The Democratic-led houses of the state Legislature on Tuesday gave final approval to a package of gun control measures that are broadly meant to halt the flow of illegal weapons into New York. 

Gun rights advocates have knocked the measures as doing little to aid public safety at a time when shootings are up in cities across New York, saying lawmakers are simply trying to distract from the rise in crime. 

The bills add to New York's already stringent gun laws, tackling a long-standing concern that the state can do little stem the tide of firearms across their borders that are not as tightly regulated as other states.

The measures include a bill that would make it easier for lawsuits to be filed against gun manufacturers who are believed to have sold firearms to gun dealers that in turn has helped fuel the criminal marketplace. 

“Right now, only one industry in the United States enjoys blanket immunity from civil liability under federal law for negligence in the use of their products; the gun industry," said Assemblywoman Pat Fahy, a Democrat from Albany who backed the bill with Brookyn Sen. Zellnor Myrie. "Passing this landmark legislation will allow gun manufacturers knowingly utilizing bad actors and dealers to market their products to be held civilly liable for the damage they cause on our streets. We have always led the nation on gun legislation — and we aren’t letting up now to help keep New Yorkers safe from the scourge of gun violence."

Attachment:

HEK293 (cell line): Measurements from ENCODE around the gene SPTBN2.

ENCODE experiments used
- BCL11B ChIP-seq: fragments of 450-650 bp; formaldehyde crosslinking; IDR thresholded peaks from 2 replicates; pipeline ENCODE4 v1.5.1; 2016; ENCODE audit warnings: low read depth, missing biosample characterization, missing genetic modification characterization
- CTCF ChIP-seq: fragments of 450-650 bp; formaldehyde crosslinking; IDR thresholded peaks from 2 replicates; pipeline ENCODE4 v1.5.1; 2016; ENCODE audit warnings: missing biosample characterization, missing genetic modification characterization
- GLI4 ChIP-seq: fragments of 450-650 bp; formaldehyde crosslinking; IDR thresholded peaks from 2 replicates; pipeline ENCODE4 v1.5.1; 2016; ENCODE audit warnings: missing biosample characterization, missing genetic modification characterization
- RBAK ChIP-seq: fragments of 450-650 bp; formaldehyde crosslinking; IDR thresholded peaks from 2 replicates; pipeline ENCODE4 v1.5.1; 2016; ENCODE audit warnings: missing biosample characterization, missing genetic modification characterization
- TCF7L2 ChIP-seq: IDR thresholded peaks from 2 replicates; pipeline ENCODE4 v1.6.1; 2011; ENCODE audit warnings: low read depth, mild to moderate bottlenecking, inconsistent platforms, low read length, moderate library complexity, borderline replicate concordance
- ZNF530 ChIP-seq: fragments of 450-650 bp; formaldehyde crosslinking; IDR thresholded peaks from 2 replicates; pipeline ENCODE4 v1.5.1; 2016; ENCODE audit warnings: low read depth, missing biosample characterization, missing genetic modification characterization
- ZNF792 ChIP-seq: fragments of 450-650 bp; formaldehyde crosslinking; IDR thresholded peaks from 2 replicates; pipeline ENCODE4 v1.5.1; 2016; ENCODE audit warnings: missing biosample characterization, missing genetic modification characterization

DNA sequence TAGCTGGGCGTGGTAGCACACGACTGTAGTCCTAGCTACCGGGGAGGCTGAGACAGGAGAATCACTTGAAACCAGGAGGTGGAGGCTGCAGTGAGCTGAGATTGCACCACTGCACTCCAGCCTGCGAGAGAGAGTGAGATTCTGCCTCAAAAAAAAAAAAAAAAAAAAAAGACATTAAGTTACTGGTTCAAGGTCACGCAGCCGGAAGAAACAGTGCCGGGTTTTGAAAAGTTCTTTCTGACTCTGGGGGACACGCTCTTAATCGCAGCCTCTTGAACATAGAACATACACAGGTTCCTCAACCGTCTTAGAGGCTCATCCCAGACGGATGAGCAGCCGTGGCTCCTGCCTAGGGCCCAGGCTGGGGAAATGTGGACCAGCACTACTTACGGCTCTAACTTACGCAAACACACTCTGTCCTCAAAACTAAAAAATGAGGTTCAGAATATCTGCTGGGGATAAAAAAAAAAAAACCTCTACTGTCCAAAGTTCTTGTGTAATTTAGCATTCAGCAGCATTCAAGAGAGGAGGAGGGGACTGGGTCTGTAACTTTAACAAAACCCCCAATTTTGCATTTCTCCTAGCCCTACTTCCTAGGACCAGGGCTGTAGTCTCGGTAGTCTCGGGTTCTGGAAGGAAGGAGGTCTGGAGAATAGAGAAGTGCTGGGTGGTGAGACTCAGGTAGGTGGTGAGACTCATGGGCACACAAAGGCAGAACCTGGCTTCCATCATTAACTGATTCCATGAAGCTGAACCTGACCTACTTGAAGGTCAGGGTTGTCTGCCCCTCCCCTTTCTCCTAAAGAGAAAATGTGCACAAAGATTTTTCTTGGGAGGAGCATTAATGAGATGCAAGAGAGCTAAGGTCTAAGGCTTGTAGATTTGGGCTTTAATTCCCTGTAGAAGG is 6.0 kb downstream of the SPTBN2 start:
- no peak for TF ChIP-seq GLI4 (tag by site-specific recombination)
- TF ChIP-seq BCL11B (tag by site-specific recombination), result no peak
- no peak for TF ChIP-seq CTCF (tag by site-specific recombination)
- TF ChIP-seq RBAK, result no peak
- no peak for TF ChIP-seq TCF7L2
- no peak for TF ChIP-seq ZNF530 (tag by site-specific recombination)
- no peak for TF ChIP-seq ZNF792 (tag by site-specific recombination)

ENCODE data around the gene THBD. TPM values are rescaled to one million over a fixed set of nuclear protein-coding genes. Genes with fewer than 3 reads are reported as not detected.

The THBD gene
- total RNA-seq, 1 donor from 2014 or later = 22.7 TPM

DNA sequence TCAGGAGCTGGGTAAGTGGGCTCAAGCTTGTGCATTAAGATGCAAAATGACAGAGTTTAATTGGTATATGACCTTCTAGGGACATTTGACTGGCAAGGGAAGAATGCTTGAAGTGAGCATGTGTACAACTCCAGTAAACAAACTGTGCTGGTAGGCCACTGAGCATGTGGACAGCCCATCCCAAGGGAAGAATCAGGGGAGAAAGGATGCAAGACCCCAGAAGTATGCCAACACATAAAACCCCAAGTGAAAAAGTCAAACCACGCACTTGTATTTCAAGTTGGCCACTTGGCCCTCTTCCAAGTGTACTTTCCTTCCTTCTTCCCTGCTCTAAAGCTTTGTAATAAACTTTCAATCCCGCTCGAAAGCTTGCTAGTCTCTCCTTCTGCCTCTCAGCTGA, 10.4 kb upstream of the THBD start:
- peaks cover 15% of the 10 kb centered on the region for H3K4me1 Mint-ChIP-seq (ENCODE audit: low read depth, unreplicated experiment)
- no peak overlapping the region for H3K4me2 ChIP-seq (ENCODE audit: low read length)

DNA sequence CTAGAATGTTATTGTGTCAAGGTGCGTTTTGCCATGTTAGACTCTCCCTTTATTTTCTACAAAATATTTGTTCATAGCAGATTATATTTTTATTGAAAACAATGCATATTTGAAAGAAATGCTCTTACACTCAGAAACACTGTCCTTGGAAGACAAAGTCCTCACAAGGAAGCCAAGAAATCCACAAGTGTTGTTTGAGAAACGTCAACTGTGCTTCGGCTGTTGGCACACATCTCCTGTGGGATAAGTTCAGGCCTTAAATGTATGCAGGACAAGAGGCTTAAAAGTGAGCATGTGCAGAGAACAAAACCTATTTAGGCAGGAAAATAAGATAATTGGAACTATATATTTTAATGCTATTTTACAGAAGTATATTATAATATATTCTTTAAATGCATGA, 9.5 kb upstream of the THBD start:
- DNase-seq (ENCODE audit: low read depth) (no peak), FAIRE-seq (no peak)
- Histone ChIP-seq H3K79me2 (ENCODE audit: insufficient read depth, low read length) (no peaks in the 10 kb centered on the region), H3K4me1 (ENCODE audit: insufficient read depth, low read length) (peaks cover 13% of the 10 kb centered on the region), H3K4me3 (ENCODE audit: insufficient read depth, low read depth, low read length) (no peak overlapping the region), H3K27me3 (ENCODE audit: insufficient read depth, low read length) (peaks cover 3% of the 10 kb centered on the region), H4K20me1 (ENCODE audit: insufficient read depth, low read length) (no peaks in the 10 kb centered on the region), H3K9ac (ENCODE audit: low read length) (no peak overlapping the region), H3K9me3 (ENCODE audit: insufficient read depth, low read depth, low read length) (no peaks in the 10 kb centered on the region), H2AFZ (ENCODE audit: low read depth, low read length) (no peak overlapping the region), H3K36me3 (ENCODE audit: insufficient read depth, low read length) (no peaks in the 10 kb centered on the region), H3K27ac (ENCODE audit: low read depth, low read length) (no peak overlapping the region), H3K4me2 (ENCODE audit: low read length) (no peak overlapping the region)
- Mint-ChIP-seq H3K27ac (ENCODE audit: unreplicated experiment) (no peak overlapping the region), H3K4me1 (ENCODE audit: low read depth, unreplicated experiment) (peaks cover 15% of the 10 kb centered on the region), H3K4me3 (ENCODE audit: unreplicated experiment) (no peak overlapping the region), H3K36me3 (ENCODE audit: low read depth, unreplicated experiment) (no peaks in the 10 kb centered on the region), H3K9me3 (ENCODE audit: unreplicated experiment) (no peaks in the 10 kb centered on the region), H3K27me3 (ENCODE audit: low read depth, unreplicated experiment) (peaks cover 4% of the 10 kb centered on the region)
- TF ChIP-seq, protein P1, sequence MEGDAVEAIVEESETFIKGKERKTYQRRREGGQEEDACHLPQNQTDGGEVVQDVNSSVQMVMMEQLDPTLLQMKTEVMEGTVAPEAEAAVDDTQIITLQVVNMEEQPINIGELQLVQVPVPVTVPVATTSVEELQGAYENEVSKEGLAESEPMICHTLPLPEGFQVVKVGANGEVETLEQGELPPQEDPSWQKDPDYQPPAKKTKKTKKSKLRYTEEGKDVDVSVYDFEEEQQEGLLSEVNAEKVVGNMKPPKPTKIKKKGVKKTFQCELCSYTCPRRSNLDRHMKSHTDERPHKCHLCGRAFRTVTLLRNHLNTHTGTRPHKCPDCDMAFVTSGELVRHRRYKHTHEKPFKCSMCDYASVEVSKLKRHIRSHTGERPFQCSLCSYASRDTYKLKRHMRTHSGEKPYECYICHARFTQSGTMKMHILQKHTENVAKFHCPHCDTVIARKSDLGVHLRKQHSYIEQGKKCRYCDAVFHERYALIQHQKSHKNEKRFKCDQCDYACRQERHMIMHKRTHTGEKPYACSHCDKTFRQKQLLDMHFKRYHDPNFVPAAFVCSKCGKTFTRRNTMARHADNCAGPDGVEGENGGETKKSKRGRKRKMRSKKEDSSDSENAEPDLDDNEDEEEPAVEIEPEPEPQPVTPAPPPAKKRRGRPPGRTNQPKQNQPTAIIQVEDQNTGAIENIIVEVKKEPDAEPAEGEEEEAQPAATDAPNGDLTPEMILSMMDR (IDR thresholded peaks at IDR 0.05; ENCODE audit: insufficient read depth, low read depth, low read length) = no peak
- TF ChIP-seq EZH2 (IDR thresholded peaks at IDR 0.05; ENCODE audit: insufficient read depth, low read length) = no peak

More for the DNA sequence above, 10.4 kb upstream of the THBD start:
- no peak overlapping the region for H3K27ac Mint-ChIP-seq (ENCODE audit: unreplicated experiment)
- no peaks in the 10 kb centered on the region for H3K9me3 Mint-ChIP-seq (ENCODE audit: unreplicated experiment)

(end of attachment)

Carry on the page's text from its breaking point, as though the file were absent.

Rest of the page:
Another bill would bar the possession of so-called "ghost guns" in New York that are assembled using unserialized parts that are more difficult for law enforcement to trace. Gunsmiths would be required to serialize and register with the State Police any unserialized firearm, rifle, shotgun, finished frame or receiver, as well as unfinished frames and receivers in their possession. 

“New York has some of the strongest gun control laws in the country, and the proliferation of ghost guns — unserialized and untraceable firearms — threatens to undermine our laws and make New Yorkers and their families less safe," said Assemblywoman Linda Rosenthal. "New York and the rest of the country has seen a marked increase in the sales of ghost gun kits and gun violence, which make it harder for law enforcement to get dangerous weapons off our streets and track down those committing gun violence."

New York Rifle and Pistol Association President Tom King in an interview last week criticized the measures, saying they would do little to make streets safer. 

"I think this gun control stuff is a diversion because the politicians don't want to face the real facts that there's a problem with crime in the cities; lack of police support," he said. "If you allow the process of vicarious liability to spread to different products, the only people who are going to be winners in this are the trial lawyers association."

The bills will head to Gov. Andrew Cuomo's desk for his consideration; Cuomo has been a staunch supporter of gun control measures during his time in office.